But there's more in the "quirky new features" category. The Mate 20 is the first phone we've seen with two-way wireless charging, effectively turning the phone into a power bank for another device. Switch the function on, and you can place another phone onto the back of the Mate 20 Pro and that phone will draw power as if you'd placed it on any wireless charging pad.
It's a neat idea, though whether you'll feel generous enough to donate your own power to a friend who's running low is a question you'll need to answer for yourself. It worked with my iPhone X and apparently will work with any device that supports the Qi charging standard. I found it a little awkward to turn on, since you have to dive into the settings menu to activate it -- Huawei should turn this into a quick settings toggle if they want people to use it. The feature will also turn itself off after a while, so you'll need to keep an eye on it if you're desperately hoping to give more power to a second phone. A little finessing would make this feature a handy addition.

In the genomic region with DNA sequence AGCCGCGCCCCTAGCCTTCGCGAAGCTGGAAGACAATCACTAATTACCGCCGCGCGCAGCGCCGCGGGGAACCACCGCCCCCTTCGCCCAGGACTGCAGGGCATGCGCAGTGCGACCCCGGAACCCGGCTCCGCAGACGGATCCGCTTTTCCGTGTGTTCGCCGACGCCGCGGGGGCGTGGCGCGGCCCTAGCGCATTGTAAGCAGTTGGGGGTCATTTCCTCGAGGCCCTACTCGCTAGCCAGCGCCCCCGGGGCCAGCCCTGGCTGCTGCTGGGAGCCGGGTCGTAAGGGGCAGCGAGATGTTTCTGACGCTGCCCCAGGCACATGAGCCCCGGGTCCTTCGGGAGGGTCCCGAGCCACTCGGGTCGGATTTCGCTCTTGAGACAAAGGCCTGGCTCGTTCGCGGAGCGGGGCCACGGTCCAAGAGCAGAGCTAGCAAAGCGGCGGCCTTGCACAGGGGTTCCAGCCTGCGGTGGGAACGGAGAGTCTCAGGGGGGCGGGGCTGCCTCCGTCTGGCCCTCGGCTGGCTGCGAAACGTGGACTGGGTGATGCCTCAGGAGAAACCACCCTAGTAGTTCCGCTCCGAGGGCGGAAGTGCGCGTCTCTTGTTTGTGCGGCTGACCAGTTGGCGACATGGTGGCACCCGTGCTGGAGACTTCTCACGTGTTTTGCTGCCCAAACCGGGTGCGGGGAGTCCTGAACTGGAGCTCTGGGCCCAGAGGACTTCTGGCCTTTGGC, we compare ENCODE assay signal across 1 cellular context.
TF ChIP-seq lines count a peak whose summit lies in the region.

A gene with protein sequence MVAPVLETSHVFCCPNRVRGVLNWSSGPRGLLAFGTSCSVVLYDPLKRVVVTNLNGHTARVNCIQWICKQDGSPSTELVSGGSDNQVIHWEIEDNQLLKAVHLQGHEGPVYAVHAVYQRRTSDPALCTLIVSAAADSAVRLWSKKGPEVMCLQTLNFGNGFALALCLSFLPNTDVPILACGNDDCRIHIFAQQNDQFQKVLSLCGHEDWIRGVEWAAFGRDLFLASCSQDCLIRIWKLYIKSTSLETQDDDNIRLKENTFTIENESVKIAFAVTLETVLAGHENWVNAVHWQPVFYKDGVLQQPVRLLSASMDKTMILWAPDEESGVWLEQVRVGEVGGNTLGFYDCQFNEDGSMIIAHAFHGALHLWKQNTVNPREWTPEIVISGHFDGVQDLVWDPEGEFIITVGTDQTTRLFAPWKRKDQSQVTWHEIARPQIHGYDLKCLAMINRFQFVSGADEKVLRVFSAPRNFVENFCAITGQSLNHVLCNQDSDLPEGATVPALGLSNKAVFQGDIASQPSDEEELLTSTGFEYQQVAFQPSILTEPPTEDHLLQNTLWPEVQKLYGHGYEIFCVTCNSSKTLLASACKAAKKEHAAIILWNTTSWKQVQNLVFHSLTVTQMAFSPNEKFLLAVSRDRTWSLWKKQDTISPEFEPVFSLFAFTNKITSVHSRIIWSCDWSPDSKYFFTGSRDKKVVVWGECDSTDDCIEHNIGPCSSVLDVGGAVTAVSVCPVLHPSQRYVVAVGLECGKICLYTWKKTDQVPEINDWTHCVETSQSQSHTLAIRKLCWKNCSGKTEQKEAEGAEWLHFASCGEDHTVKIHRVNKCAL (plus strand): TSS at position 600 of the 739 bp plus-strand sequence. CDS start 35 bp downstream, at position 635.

That's right, a square camera mount. Huawei has stuffed three different cameras and a flash into an unmissable, eye-catching mount on the back. You get a 40-megapixel f1.8 wide camera, a 20-megapixel f2.2 ultra-wide camera, and an 8-megapixel f.24 telephoto camera with optical image stabilization. Despite that, most of your shots will be taken with 10 megapixels as the phone takes information from the different cameras to combine into one image that's well exposed and packed with detail. At least, that's the theory.